Scientists have so far identified about 20 hard-wired, evolved "adaptations" as the building blocks of religion. Like attachment, they are mechanisms that underlie human interactions: Brain-imaging studies at the National Institutes of Health showed that when test subjects were read statements about religion and asked to agree or disagree, the same brain networks that process human social behavior — our ability to negotiate relationships with others — were engaged.

Among the psychological adaptations related to religion are our need for reciprocity, our tendency to attribute unknown events to human agency, our capacity for romantic love, our fierce "out-group" hatreds and just as fierce loyalties to the in groups of kin and allies. Religion hijacks these traits. The rivalry between Sunni and Shiite Muslims, for example, or the doctrinal battles between Protestant and Catholic reflect our "groupish" tendencies.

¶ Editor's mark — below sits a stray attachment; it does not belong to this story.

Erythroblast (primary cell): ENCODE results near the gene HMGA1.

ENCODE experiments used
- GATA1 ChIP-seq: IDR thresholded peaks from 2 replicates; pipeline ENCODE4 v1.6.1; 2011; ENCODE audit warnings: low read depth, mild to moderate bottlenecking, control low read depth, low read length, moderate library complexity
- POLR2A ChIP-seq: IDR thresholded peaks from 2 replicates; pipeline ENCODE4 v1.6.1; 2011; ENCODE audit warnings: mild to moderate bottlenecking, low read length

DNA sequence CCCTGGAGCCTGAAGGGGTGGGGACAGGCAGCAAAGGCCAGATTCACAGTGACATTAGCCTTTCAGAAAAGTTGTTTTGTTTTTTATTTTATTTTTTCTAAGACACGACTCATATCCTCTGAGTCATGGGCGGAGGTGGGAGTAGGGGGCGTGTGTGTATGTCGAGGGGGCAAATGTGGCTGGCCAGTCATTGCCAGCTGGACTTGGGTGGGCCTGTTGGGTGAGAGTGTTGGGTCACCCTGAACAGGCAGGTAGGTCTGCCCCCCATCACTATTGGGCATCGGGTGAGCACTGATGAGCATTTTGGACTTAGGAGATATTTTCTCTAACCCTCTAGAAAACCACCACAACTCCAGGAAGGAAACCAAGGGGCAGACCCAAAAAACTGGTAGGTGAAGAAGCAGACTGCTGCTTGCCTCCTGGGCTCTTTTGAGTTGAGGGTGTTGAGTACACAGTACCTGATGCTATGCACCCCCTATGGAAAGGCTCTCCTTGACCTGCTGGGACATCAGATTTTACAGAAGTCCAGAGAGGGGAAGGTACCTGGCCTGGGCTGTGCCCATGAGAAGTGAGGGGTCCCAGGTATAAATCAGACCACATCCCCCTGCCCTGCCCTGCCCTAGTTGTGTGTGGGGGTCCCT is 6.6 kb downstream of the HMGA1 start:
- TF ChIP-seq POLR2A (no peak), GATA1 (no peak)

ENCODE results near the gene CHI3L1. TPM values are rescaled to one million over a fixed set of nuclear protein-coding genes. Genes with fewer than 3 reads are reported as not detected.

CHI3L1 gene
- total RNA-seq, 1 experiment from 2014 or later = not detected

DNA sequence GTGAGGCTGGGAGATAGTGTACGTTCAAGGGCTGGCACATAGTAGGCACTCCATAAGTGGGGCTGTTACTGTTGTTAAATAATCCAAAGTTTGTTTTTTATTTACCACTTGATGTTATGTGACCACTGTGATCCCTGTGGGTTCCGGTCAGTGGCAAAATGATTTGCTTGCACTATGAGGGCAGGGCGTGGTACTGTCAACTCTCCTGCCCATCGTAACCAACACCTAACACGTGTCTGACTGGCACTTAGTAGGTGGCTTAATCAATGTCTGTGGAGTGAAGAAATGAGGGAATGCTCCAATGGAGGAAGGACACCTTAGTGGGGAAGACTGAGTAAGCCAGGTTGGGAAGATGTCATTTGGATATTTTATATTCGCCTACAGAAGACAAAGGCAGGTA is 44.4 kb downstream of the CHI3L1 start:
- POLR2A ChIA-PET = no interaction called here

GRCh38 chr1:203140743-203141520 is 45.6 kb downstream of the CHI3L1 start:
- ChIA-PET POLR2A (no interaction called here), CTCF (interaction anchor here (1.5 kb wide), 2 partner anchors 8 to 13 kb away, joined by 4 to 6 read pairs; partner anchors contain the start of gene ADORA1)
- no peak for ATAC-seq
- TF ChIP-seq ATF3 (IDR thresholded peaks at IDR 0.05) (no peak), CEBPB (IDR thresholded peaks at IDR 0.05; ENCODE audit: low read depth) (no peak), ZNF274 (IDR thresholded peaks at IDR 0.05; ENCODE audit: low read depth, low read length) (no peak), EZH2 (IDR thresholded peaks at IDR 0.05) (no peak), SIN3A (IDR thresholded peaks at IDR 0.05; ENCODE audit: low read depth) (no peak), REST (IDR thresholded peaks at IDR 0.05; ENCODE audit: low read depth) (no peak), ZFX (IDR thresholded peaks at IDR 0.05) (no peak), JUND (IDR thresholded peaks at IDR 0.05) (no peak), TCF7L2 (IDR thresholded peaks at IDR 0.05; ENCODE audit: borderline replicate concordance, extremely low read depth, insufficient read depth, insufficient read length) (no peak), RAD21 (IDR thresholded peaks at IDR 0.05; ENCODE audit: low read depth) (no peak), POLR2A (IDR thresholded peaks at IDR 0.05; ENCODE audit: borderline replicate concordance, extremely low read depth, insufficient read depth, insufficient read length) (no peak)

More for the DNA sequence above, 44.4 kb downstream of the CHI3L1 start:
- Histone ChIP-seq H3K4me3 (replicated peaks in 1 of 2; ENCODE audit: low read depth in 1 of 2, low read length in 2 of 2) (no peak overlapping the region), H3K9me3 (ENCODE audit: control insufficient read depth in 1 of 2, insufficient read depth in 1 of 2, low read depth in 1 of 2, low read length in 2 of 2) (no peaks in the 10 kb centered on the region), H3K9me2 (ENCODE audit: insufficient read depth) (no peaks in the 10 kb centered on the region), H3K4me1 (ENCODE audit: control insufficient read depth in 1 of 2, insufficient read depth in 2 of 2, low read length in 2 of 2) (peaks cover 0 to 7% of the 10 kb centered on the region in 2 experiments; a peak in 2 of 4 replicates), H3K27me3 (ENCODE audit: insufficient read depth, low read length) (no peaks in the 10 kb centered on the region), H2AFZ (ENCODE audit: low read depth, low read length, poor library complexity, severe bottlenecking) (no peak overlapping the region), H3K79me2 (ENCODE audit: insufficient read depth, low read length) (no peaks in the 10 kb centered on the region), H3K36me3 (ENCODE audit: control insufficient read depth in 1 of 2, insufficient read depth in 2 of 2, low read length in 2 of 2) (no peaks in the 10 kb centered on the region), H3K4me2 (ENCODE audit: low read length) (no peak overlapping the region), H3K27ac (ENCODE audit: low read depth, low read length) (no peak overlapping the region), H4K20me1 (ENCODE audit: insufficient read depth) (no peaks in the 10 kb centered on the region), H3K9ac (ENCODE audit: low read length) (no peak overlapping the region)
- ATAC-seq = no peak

In addition to these adaptations, humans have developed the remarkable ability to think about what goes on in other people's minds and create and rehearse complex interactions with an unseen other. In our minds we can de-couple cognition from time, place and circumstance. We consider what someone else might do in our place; we project future scenarios; we replay past events. It's an easy jump to say, conversing with the dead or to conjuring gods and praying to them.

Morality, which some see as imposed by gods or religion on savage humans, science sees as yet another adaptive strategy handed down to us by natural selection.